Voice and Speech

Is Your Voice Changing Due to Acid Reflux?

Originally published April 5, 2016

Last updated April 26, 2024

Reading Time: 2 minutes

Acid reflux can cause a whole host of symptoms, but is it to blame for voice changes? Our voice specialist explains.

Acid reflux, or gastroesophageal reflux, occurs when stomach contents come back up into the esophagus. Common symptoms can include a burning or painful sensation in the middle of your chest, bad breath, nausea or vomiting, painful swallowing or breathing issues.

We turned to Michael Johns III, MD, director of the USC Voice Center at Keck Medicine of USC and professor of clinical otolaryngology – head and neck surgery at the Keck School of Medicine to learn more about acid reflux and your voice.

Can acid reflux cause your voice to change?

Voice symptoms can occur with reflux, but usually it takes a lot of reflux to cause enough inflammation to injure your vocal cords and change your voice, according to Johns. In the absence of having other symptoms, like heartburn and a persistent cough on top of acid reflux, the likelihood of acid reflux being the diagnosis for someone’s voice change is extremely low.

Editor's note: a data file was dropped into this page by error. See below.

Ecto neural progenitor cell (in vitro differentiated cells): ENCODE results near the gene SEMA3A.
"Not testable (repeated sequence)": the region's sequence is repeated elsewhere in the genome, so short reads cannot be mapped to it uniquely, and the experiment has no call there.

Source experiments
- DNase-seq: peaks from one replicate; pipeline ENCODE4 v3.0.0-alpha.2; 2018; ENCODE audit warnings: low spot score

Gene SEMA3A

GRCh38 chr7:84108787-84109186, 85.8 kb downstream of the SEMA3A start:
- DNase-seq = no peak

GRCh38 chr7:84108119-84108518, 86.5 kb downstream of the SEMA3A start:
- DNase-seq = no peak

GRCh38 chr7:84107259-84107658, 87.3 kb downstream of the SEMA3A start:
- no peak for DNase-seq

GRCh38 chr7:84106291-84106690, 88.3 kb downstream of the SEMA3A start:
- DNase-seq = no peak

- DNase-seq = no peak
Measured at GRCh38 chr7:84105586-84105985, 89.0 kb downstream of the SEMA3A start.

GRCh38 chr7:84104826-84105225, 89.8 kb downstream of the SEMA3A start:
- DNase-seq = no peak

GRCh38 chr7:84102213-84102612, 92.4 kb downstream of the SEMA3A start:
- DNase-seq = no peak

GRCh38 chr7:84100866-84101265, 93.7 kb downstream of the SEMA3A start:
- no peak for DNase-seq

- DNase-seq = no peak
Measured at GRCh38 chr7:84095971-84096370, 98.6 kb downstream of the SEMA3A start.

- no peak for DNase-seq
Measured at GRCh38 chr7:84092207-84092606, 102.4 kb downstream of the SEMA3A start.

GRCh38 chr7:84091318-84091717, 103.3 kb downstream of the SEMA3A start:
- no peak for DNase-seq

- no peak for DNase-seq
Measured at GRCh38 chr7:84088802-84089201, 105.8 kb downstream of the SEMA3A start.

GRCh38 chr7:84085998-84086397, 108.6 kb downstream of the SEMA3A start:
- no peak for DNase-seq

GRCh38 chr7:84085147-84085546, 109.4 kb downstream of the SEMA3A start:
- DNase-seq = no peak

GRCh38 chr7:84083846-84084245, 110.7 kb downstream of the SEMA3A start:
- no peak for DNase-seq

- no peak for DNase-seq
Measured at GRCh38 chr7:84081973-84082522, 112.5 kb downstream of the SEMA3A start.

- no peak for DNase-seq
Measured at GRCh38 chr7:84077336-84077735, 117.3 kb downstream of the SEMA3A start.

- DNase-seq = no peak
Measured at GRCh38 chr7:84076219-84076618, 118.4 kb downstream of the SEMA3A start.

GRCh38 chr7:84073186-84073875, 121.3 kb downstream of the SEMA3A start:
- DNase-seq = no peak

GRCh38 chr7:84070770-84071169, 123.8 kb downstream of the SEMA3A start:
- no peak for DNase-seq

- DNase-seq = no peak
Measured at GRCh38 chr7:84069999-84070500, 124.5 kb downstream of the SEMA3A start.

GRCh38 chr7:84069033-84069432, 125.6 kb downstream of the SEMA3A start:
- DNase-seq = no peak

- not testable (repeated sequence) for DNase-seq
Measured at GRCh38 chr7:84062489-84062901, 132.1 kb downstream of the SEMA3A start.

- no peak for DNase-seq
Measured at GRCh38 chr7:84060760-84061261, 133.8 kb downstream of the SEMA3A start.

More often than not, the root issue is something completely different, he explains.

We make healthy clean sounds by having soft, pliable vocal cords. The primary function of the larynx (also known as the voice box) is to protect the airway. It protects by closing it off. When you swallow, your larynx closes off. Food can then pass into your esophagus without aspiration. When patients have voice changes, there’s a problem with their vocal cords.

What causes your voice to change?

If your voice is changing, it is probably due to abnormalities with your vocal cords and their ability to vibrate in a regular way, Johns says. Sometimes, this is due to a benign or malignant growth on the vocal cords. Changes in your voice may be due to vocal cord nodules, cysts, acute laryngitis, vocal trauma, or muscle tension in the voice box.

If a change in your voice lasts longer than two weeks, Johns recommends that you get evaluated by an otolaryngologist — ideally one who specializes in voice.

Are you experiencing changes in your voice? Our voice experts can help. If you are in the Los Angeles area, request an appointment or call (800) USC-CARE (800-872-2273).